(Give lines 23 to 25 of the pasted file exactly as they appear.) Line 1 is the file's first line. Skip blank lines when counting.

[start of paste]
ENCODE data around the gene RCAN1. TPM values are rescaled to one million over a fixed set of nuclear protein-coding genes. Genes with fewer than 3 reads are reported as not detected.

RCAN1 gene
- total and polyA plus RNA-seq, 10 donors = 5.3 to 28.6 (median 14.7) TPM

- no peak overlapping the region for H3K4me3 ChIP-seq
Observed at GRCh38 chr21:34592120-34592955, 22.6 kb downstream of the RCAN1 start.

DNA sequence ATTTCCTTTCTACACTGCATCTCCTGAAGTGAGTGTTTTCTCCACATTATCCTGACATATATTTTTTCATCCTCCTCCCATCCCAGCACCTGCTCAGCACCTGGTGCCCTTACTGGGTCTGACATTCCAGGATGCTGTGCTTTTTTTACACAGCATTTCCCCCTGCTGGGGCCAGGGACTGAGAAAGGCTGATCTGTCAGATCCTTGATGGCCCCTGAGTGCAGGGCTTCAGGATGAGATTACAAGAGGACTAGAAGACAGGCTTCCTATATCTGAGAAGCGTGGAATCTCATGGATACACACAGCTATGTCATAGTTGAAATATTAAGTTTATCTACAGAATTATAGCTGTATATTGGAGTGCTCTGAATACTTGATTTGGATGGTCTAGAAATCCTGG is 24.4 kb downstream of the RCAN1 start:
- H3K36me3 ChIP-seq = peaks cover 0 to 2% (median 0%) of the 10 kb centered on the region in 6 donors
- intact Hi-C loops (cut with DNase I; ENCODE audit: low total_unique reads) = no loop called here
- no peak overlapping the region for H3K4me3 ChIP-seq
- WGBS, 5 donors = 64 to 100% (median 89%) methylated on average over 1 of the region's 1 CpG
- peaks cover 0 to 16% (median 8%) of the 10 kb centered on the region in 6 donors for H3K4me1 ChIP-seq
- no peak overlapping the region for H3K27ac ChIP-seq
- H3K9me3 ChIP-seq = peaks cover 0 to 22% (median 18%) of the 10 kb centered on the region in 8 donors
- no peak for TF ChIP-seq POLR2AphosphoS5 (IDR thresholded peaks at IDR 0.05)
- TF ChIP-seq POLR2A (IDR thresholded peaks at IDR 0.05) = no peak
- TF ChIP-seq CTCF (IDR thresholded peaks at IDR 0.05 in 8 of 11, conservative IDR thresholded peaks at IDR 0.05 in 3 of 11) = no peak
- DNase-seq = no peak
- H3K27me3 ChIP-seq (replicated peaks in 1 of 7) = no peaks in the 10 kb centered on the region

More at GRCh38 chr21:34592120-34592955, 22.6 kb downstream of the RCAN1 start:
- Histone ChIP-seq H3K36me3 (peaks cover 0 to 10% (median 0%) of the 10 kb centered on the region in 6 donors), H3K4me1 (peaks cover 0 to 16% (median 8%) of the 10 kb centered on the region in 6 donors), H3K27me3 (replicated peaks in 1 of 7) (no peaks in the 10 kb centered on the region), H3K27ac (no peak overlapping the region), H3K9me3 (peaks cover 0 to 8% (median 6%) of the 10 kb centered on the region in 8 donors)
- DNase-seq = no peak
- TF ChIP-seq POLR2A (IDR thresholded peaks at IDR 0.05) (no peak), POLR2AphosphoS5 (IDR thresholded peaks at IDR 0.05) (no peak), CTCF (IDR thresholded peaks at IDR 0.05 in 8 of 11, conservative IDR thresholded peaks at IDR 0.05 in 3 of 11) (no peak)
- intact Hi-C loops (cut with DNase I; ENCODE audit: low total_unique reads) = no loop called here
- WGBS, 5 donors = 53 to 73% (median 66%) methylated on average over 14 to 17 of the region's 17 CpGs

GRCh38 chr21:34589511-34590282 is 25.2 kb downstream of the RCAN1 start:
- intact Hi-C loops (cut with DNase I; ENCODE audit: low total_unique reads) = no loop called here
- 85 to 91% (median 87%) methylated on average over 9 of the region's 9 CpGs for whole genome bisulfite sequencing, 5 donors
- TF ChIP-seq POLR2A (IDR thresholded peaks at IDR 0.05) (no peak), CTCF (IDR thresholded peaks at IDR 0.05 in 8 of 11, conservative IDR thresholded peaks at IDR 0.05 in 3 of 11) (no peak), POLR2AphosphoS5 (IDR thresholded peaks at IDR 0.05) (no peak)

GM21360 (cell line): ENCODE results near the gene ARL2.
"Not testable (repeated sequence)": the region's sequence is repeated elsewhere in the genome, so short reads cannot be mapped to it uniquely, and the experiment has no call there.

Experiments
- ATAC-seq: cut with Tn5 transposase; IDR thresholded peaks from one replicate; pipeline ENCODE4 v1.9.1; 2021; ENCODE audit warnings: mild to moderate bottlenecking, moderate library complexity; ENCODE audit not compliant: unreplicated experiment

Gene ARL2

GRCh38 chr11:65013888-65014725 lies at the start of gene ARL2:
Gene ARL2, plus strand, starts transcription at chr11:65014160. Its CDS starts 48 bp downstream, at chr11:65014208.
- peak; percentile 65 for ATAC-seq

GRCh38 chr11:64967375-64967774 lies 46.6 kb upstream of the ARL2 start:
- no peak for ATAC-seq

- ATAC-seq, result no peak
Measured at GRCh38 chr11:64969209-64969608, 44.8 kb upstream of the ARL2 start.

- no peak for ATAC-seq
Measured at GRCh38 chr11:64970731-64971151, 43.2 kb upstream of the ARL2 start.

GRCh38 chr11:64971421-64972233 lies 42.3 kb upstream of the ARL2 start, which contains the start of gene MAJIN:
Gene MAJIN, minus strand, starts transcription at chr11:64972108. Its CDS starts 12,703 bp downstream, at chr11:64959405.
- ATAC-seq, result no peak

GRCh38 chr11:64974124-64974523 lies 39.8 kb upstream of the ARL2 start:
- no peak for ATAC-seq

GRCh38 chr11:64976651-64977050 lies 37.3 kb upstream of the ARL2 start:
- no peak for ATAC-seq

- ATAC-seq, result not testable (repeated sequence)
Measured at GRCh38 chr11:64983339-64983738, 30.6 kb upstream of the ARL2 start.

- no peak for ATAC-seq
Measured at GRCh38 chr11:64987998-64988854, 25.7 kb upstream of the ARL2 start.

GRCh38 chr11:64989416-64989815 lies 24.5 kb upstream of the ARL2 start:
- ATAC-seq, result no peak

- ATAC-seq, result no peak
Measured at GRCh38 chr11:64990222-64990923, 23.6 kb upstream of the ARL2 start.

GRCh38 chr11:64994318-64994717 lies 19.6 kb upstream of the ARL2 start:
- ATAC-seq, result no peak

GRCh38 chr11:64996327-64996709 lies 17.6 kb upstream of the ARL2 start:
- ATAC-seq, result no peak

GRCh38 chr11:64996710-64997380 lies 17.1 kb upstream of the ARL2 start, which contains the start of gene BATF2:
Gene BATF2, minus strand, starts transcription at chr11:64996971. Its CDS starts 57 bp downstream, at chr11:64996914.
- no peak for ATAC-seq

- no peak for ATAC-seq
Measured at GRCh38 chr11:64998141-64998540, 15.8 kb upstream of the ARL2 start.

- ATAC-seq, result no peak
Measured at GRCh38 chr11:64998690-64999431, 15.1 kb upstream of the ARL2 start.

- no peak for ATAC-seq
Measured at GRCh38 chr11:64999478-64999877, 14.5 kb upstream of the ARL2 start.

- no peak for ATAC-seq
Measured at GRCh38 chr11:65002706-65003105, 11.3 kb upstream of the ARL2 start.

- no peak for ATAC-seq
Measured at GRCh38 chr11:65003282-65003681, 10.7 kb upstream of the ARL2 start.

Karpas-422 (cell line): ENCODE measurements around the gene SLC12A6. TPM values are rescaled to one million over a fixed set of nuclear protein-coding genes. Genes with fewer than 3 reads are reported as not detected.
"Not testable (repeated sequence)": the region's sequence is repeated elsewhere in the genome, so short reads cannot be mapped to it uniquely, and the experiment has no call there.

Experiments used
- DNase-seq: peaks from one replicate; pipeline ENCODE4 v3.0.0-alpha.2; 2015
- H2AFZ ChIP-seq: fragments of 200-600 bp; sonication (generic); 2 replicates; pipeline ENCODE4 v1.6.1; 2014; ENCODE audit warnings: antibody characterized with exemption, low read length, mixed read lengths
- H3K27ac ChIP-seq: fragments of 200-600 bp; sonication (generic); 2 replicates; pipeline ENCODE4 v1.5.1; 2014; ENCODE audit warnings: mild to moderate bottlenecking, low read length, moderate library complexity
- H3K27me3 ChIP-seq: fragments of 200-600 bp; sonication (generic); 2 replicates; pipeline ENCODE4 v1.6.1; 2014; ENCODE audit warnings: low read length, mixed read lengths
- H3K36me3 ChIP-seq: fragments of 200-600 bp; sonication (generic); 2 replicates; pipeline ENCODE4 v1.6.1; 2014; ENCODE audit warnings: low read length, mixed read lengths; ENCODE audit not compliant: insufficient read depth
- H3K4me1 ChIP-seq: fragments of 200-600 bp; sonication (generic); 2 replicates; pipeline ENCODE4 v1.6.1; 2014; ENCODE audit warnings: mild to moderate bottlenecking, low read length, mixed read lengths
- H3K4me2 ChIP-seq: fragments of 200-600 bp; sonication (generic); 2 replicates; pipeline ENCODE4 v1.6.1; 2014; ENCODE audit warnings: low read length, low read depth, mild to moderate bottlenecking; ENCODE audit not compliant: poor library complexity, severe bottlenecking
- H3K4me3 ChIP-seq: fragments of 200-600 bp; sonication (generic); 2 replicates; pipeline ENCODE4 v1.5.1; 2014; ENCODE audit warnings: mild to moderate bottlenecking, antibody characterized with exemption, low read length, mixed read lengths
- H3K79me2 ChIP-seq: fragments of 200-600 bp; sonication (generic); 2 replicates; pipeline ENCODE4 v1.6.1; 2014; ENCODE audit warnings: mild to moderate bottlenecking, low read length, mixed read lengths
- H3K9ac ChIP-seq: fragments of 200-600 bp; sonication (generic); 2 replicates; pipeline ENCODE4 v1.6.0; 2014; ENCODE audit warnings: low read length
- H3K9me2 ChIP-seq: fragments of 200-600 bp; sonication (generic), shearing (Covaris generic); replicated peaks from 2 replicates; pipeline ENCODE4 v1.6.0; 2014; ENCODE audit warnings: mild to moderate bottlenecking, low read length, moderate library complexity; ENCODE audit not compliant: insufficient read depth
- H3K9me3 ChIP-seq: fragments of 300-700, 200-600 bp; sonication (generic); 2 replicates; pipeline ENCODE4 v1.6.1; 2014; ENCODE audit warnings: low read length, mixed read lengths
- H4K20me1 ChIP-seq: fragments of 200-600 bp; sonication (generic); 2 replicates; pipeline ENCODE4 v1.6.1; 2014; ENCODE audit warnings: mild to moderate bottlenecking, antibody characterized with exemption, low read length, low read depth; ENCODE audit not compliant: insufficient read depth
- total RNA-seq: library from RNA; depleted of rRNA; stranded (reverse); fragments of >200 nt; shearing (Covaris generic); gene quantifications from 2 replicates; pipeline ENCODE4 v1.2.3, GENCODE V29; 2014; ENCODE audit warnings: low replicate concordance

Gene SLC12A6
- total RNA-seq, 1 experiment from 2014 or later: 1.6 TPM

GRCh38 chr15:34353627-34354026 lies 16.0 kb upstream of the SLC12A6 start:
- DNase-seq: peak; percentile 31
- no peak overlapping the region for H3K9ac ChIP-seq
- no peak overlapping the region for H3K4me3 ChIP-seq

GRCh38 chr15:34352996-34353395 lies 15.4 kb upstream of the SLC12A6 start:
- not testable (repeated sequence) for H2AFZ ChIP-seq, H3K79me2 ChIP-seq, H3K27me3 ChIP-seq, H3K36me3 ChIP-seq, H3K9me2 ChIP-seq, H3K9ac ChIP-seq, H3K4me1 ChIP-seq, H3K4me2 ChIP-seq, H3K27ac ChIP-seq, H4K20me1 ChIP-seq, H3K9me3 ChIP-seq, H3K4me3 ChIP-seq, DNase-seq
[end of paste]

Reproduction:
- intact Hi-C loops (cut with DNase I; ENCODE audit: low total_unique reads) = no loop called here
- WGBS, 5 donors = 53 to 73% (median 66%) methylated on average over 14 to 17 of the region's 17 CpGs

GRCh38 chr21:34589511-34590282 is 25.2 kb downstream of the RCAN1 start: